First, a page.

In machine tools, a spindle is a rotating axis of the machine, which often has a shaft at its heart. The shaft itself is called a spindle, but also, in shop-floor practice, the word often is used metonymically to refer to the entire rotary unit, including not only the shaft itself, but its bearings and anything attached to it (chuck, etc.).
A machine tool may have several spindles, such as the headstock and tailstock spindles on a bench lathe. The main spindle is usually the biggest one. References to “the spindle” without further qualification imply the main spindle. Some machine tools that specialize in high-volume mass production have a group of 4, 6, or even more main spindles. These are called multispindle machines. For example, gang drills and many screw machines are multispindle machines. Although a bench lathe has more than one spindle (counting the tailstock), it is not called a multispindle machine; it has one main spindle.
Examples of spindles include:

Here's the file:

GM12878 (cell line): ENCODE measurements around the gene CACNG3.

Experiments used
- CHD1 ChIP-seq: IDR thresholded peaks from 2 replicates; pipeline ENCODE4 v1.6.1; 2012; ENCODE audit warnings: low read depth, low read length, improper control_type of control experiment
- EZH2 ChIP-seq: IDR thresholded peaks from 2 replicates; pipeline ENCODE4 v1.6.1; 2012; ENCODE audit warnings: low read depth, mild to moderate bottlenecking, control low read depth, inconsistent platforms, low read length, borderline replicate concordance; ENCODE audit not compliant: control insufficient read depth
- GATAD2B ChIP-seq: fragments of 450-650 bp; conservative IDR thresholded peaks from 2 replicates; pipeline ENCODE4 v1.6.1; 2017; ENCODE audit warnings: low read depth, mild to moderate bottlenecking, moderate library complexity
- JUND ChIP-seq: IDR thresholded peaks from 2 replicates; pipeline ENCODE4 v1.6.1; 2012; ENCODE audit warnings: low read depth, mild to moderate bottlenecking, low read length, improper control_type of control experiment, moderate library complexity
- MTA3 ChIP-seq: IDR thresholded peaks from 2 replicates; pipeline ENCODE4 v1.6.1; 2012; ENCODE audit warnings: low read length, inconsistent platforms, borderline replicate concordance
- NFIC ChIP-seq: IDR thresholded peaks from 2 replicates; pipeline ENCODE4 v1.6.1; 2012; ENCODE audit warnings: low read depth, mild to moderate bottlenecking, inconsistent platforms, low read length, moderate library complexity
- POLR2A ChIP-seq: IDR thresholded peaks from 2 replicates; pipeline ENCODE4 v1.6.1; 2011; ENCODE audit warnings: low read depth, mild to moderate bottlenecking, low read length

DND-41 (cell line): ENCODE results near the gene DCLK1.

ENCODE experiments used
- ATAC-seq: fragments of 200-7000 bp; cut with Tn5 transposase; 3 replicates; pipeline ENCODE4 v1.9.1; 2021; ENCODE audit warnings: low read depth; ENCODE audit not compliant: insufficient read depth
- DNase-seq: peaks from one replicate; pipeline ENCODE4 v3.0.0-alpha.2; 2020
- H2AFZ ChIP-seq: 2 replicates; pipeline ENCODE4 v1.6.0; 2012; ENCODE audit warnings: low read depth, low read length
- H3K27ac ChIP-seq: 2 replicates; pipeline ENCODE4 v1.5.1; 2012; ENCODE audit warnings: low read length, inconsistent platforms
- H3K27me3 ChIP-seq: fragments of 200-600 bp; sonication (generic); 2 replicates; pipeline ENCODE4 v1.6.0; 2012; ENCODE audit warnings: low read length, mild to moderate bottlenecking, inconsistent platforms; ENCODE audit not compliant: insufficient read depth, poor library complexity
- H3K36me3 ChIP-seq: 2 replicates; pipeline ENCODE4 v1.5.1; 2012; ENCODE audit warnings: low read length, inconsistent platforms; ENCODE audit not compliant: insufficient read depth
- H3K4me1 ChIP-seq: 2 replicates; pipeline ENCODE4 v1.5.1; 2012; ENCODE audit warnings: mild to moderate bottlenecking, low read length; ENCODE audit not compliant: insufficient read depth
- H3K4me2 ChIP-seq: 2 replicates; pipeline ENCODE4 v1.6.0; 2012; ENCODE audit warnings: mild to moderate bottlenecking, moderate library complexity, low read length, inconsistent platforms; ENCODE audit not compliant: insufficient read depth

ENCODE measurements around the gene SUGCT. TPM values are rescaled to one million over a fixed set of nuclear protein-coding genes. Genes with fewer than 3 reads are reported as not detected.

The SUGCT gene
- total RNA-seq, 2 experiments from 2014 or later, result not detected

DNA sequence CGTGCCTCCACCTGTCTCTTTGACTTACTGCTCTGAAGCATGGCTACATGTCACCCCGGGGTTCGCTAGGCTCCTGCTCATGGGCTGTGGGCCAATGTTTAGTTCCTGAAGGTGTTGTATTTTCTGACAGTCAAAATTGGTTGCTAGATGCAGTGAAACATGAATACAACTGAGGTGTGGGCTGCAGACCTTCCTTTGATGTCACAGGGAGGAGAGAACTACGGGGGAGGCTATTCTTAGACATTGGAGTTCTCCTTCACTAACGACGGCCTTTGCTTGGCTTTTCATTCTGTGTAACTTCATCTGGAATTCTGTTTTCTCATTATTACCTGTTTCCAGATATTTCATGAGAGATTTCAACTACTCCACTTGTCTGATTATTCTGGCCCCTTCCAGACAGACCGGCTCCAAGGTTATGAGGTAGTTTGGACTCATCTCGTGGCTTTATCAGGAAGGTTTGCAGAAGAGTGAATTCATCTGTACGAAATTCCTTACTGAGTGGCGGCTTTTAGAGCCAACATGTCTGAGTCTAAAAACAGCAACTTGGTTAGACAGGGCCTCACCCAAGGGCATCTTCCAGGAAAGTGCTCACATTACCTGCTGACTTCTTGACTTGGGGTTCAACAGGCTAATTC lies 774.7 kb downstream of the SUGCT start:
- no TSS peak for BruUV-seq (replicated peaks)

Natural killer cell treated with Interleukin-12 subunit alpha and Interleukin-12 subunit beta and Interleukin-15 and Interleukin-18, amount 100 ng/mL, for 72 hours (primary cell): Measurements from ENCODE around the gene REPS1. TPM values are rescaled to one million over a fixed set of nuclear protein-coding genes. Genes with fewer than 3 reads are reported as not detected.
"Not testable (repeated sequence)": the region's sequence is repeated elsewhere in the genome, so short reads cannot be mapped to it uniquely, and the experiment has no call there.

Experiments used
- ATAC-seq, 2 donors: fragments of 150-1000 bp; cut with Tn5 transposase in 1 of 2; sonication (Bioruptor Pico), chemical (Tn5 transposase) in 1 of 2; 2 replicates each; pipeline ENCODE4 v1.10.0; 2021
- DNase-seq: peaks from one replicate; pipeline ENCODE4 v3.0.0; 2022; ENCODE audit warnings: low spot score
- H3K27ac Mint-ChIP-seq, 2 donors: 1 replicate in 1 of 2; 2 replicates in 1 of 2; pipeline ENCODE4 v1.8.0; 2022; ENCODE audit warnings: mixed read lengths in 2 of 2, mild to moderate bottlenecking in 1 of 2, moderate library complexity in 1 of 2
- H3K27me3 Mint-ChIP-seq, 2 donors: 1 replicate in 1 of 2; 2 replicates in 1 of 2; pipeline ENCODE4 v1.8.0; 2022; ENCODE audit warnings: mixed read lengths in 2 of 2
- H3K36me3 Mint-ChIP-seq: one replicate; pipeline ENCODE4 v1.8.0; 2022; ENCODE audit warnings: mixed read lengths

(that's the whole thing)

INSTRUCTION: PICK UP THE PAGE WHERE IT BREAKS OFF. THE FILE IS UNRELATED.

- On a lathe (whether wood lathe or metal lathe), the spindle is the heart of the headstock.
- In rotating-cutter woodworking machinery, the spindle is the part on which shaped milling cutters are mounted for cutting features (such as rebates, beads, and curves) into mouldings and similar millwork.
- Similarly, in rotating-cutter metalworking machine tools (such as milling machines and drill presses), the spindle is the shaft to which the tool (such as a drill bit or milling cutter) is attached (for example, via a chuck).
- Varieties of spindles include grinding spindles, electric spindles, machine tool spindles, low-speed spindles, high speed spindles, and more.